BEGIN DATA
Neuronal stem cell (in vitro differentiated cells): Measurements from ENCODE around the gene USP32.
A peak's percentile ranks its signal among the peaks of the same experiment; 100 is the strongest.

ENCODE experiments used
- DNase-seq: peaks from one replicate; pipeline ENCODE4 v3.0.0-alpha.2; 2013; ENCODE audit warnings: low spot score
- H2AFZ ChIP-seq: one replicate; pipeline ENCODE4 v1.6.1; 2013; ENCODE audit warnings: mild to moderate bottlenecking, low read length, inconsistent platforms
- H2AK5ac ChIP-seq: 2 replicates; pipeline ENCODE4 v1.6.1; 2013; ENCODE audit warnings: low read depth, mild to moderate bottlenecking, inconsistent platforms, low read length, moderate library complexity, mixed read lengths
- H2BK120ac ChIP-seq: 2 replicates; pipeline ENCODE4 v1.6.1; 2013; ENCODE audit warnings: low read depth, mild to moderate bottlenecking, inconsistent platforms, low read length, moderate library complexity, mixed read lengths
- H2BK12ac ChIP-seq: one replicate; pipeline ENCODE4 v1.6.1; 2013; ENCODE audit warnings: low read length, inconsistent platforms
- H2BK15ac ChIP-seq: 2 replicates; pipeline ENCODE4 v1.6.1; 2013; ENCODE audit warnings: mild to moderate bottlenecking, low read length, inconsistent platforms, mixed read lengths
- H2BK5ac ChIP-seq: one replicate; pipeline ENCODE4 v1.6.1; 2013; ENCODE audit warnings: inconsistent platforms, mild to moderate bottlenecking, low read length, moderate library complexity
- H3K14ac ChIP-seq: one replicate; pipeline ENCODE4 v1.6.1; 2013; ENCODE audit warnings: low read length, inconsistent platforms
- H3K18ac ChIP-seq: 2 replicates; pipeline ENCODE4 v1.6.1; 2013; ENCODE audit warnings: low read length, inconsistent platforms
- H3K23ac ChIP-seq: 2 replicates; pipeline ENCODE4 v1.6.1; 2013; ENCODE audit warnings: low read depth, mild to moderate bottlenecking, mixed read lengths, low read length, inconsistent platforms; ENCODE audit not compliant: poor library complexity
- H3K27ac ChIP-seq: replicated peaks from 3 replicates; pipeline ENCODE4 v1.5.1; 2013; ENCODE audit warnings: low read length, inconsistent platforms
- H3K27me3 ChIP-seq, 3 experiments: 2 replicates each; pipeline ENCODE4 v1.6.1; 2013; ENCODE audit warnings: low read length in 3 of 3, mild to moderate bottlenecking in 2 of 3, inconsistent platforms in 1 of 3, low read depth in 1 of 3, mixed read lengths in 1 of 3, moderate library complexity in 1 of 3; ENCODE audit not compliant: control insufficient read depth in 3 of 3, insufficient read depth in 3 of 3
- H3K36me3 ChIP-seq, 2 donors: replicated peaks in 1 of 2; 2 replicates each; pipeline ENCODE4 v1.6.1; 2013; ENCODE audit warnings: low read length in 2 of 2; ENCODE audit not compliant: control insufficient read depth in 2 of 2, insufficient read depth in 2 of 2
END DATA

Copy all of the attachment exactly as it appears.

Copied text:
Neuronal stem cell (in vitro differentiated cells): Measurements from ENCODE around the gene USP32.
A peak's percentile ranks its signal among the peaks of the same experiment; 100 is the strongest.

ENCODE experiments used
- DNase-seq: peaks from one replicate; pipeline ENCODE4 v3.0.0-alpha.2; 2013; ENCODE audit warnings: low spot score
- H2AFZ ChIP-seq: one replicate; pipeline ENCODE4 v1.6.1; 2013; ENCODE audit warnings: mild to moderate bottlenecking, low read length, inconsistent platforms
- H2AK5ac ChIP-seq: 2 replicates; pipeline ENCODE4 v1.6.1; 2013; ENCODE audit warnings: low read depth, mild to moderate bottlenecking, inconsistent platforms, low read length, moderate library complexity, mixed read lengths
- H2BK120ac ChIP-seq: 2 replicates; pipeline ENCODE4 v1.6.1; 2013; ENCODE audit warnings: low read depth, mild to moderate bottlenecking, inconsistent platforms, low read length, moderate library complexity, mixed read lengths
- H2BK12ac ChIP-seq: one replicate; pipeline ENCODE4 v1.6.1; 2013; ENCODE audit warnings: low read length, inconsistent platforms
- H2BK15ac ChIP-seq: 2 replicates; pipeline ENCODE4 v1.6.1; 2013; ENCODE audit warnings: mild to moderate bottlenecking, low read length, inconsistent platforms, mixed read lengths
- H2BK5ac ChIP-seq: one replicate; pipeline ENCODE4 v1.6.1; 2013; ENCODE audit warnings: inconsistent platforms, mild to moderate bottlenecking, low read length, moderate library complexity
- H3K14ac ChIP-seq: one replicate; pipeline ENCODE4 v1.6.1; 2013; ENCODE audit warnings: low read length, inconsistent platforms
- H3K18ac ChIP-seq: 2 replicates; pipeline ENCODE4 v1.6.1; 2013; ENCODE audit warnings: low read length, inconsistent platforms
- H3K23ac ChIP-seq: 2 replicates; pipeline ENCODE4 v1.6.1; 2013; ENCODE audit warnings: low read depth, mild to moderate bottlenecking, mixed read lengths, low read length, inconsistent platforms; ENCODE audit not compliant: poor library complexity
- H3K27ac ChIP-seq: replicated peaks from 3 replicates; pipeline ENCODE4 v1.5.1; 2013; ENCODE audit warnings: low read length, inconsistent platforms
- H3K27me3 ChIP-seq, 3 experiments: 2 replicates each; pipeline ENCODE4 v1.6.1; 2013; ENCODE audit warnings: low read length in 3 of 3, mild to moderate bottlenecking in 2 of 3, inconsistent platforms in 1 of 3, low read depth in 1 of 3, mixed read lengths in 1 of 3, moderate library complexity in 1 of 3; ENCODE audit not compliant: control insufficient read depth in 3 of 3, insufficient read depth in 3 of 3
- H3K36me3 ChIP-seq, 2 donors: replicated peaks in 1 of 2; 2 replicates each; pipeline ENCODE4 v1.6.1; 2013; ENCODE audit warnings: low read length in 2 of 2; ENCODE audit not compliant: control insufficient read depth in 2 of 2, insufficient read depth in 2 of 2